Tuesday, November 16, 2010


The subgenre of the "jungle girl adventure" would seem to be one of the most promising in Golden Age comics, but on balance most of the jungle-genre comics of the 40s and 50s aren't any better than most hero-comics in terms of presenting longish fights. Characters run around, villains knock heroes over the head, heroes wake up in death-traps-- all very actionful, but the combat-scenes are usually pretty short.

I'm not aware of the current publishing status of AC COMICS, as I don't read market updates these days. The company's first publications hearken back to 1970, though most comics-fans know AC from the color line that commenced in 1982, eventuating in the flagship title FEMFORCE. This title was devoted to light-hearted, cheesecake-flavored adventures of an all-superheroine team. To date no superheroine team has been published for as many years as FEMFORCE. It's a solid title with an enjoyable Golden Age vibe, but just as with the Golden Age stories FF emulates, many of the fight-scenes are short ones.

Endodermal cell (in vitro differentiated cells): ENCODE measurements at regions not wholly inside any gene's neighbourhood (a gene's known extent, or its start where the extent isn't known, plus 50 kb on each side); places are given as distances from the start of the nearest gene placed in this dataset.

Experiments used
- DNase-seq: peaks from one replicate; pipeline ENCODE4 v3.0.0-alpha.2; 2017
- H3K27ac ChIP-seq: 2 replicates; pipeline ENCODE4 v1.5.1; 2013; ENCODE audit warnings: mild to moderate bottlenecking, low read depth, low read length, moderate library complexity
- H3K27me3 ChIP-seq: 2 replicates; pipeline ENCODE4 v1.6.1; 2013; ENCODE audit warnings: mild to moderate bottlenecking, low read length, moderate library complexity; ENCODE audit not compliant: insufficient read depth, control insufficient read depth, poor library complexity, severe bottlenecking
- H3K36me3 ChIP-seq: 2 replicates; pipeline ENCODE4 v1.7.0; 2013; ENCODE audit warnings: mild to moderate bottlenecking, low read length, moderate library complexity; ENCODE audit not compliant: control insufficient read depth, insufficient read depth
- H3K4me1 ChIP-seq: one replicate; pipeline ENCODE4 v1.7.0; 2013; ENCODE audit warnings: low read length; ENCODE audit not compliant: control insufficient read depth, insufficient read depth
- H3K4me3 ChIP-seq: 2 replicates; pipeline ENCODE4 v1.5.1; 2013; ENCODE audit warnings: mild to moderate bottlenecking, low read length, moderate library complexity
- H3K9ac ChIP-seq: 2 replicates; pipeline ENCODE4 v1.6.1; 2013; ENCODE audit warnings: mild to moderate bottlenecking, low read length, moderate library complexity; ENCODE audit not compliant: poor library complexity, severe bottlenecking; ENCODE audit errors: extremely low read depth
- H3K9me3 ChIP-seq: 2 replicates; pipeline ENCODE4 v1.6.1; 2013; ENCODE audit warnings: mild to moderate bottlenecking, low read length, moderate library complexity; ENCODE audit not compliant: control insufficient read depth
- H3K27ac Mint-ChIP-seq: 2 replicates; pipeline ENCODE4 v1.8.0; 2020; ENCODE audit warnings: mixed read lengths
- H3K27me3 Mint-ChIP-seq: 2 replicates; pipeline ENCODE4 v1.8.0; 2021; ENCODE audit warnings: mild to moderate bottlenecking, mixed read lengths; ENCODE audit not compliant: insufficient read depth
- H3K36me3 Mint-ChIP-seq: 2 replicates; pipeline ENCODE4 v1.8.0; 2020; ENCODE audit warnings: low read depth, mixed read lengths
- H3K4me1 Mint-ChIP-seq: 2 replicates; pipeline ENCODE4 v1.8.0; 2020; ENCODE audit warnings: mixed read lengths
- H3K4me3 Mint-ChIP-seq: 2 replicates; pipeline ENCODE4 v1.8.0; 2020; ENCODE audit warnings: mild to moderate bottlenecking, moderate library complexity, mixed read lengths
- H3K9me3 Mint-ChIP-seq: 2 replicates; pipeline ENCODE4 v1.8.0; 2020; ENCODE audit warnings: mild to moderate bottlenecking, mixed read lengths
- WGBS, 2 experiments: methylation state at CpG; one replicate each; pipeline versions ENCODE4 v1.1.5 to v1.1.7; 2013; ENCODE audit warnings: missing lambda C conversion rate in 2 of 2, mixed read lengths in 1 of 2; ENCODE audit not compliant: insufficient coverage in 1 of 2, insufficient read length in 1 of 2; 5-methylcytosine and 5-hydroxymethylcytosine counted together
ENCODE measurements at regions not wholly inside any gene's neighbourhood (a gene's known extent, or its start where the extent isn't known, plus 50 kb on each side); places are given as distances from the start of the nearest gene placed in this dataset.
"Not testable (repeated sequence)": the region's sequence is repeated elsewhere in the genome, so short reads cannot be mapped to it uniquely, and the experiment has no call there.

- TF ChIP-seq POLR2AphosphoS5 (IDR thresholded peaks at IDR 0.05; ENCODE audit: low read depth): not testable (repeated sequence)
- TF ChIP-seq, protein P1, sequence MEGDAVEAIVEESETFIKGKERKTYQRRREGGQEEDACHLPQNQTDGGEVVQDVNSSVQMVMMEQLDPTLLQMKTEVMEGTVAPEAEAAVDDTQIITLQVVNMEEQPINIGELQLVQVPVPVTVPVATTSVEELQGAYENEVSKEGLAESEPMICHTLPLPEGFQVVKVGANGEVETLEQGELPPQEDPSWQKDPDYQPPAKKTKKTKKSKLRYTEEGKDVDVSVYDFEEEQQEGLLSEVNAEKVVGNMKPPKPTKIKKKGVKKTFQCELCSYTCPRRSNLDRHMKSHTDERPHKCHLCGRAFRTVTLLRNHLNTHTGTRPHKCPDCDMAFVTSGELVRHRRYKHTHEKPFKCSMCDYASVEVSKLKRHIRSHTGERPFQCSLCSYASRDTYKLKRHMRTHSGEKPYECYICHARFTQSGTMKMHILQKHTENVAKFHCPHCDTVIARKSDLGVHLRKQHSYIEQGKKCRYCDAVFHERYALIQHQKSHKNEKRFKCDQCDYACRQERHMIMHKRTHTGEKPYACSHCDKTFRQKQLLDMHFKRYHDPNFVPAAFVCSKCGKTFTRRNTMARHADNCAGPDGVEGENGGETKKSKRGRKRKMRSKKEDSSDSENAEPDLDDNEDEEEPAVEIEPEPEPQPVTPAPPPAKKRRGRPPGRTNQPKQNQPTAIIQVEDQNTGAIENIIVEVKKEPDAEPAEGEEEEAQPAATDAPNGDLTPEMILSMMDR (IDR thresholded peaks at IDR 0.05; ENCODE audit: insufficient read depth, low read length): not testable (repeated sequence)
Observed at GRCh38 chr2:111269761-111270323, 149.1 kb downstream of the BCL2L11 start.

AC Comics also revived the "jungle girl" subgenre, both with respect to new stories and Golden Age reprints. The above cover for JUNGLE GIRLS 16 (written and drawn by one Nick Northey) is the last of a three-issue arc teaming up four Golden Age jungle-girls-- Nyoka, Tygra, Princess Pantha, and Cave Girl-- and pitting them against assorted denizens of a mysterious desert, including oversized sand crabs and a race of mole-men types. It's good, lively (however stupid) fun.

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